We have a hard time containing our frustration when we see even the slightest glimmer of entitlement in them, even though we know intellectually that all small kids see themselves as the center of the earth. We also know that it’s up to us to teach them the value of hard work, of delayed gratification, of gratitude, of giving back as much as they take, if not more.
We also give them as much room as we can to be themselves, which means, at various times, letting them explore in stick and rocks and mud, and make play weapons, and fall off their bikes, and they’ve done target shooting and archery. (I hear a lot about attempts to “feminize” boys, and all I can say is, good luck. If it’s in them to be house kids, then they’ll gravitate that way whether they’re pushed to or not, and if it’s not in them, then they won’t. Cultural norming works better in theory than in practice.)
We encourage them to play with neighborhood kids; these neighbors include four families with their kids in faith-based schools–one believes firmly in single-sex education–and four others with kids in public schools. (My kids go private because the classes are small, much better for their temperaments.)
Have you read anything yet that makes you tremble in fear for your children?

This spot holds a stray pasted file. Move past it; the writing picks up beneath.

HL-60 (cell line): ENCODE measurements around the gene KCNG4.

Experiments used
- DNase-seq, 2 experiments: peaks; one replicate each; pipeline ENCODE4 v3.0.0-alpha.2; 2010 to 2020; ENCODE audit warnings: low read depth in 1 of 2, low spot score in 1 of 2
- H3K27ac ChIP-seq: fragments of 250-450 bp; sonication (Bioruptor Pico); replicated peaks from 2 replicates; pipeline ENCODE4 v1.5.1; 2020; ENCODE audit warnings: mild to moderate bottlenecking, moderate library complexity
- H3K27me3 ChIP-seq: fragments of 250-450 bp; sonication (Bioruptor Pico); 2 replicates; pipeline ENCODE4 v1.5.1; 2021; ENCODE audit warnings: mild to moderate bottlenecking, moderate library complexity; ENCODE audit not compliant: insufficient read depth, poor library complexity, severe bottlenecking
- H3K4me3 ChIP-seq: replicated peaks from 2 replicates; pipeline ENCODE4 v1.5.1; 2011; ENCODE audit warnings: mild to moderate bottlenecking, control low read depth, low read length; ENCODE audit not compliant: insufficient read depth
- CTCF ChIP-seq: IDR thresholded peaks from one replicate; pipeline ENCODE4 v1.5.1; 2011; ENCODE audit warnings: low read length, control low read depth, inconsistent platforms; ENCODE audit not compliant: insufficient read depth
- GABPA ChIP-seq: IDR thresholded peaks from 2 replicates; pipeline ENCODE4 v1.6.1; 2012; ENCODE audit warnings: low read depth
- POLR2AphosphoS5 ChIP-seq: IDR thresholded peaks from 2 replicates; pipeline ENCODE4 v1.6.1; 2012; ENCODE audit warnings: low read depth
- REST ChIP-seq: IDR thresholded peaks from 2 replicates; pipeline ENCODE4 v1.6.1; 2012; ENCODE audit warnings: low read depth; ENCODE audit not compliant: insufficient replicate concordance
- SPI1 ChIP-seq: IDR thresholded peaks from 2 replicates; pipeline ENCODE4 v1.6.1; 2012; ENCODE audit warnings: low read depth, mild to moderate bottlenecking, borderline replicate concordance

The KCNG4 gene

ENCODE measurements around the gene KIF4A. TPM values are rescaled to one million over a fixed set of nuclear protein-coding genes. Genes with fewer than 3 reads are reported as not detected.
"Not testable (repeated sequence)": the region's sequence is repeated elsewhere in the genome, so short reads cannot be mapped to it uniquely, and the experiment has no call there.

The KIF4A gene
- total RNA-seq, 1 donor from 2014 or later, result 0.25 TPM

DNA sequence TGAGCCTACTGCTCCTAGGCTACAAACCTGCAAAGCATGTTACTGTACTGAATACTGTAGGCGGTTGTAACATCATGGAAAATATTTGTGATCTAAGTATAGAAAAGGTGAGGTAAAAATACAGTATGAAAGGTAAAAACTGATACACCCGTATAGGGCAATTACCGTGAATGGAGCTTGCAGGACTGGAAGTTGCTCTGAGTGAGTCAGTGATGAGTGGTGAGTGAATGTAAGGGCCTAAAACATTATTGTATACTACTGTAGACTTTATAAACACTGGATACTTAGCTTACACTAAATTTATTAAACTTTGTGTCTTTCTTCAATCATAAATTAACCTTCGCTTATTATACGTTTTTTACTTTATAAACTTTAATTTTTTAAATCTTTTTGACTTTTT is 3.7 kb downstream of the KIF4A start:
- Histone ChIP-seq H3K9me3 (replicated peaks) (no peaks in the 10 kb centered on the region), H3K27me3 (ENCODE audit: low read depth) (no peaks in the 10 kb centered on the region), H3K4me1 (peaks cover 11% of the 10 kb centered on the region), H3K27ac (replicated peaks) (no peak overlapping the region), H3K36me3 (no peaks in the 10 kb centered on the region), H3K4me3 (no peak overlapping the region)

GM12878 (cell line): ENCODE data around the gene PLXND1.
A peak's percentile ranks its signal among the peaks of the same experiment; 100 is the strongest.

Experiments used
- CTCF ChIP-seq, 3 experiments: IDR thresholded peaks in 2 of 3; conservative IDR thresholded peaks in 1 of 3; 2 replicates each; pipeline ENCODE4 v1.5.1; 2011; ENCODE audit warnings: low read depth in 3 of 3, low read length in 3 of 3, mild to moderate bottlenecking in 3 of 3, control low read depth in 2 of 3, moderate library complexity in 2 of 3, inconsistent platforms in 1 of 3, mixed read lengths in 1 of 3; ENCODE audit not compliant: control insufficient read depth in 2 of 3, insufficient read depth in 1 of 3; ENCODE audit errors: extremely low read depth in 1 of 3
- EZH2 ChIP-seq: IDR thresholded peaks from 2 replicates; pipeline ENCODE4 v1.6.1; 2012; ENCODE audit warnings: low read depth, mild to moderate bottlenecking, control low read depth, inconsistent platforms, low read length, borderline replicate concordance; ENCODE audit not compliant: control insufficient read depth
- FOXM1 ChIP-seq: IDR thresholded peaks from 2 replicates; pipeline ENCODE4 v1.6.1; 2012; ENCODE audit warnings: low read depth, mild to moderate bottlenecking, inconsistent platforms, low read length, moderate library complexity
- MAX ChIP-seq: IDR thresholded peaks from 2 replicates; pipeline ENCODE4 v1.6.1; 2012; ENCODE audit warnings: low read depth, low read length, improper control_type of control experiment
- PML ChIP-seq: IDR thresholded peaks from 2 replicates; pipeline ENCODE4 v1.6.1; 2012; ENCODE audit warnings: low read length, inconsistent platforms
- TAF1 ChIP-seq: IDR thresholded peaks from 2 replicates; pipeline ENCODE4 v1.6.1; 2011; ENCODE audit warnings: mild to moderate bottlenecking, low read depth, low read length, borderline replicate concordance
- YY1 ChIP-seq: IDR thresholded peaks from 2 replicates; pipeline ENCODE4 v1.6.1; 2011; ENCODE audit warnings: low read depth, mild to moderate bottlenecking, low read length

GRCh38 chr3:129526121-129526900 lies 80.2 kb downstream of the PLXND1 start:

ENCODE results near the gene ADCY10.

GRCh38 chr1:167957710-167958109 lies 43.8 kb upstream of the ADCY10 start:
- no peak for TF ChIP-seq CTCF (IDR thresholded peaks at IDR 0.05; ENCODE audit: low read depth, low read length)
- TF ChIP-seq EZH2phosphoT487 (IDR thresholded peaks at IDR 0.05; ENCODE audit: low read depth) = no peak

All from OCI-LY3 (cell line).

To be fair, I’ll also say that I worship no higher power. However, I am also never in anyone’s face about that, not even when someone of faith gets into mine, which does happen. I not only respect people’s right to live as they see fit, but I also hope my kids will look to others as an example, compare other parents’ choices to ours, and choose a path based on that exploration.
Which brings me to the point I could have opened with and quit (but then I wouldn’t have been able to bring in the Pod People): If you are as assured as you suggest in the correctness–and righteousness–of the way you’ve chosen to raise your children, then there should be no reason it couldn’t withstand the challenge of other points of view. Truth likes light, doesn’t it?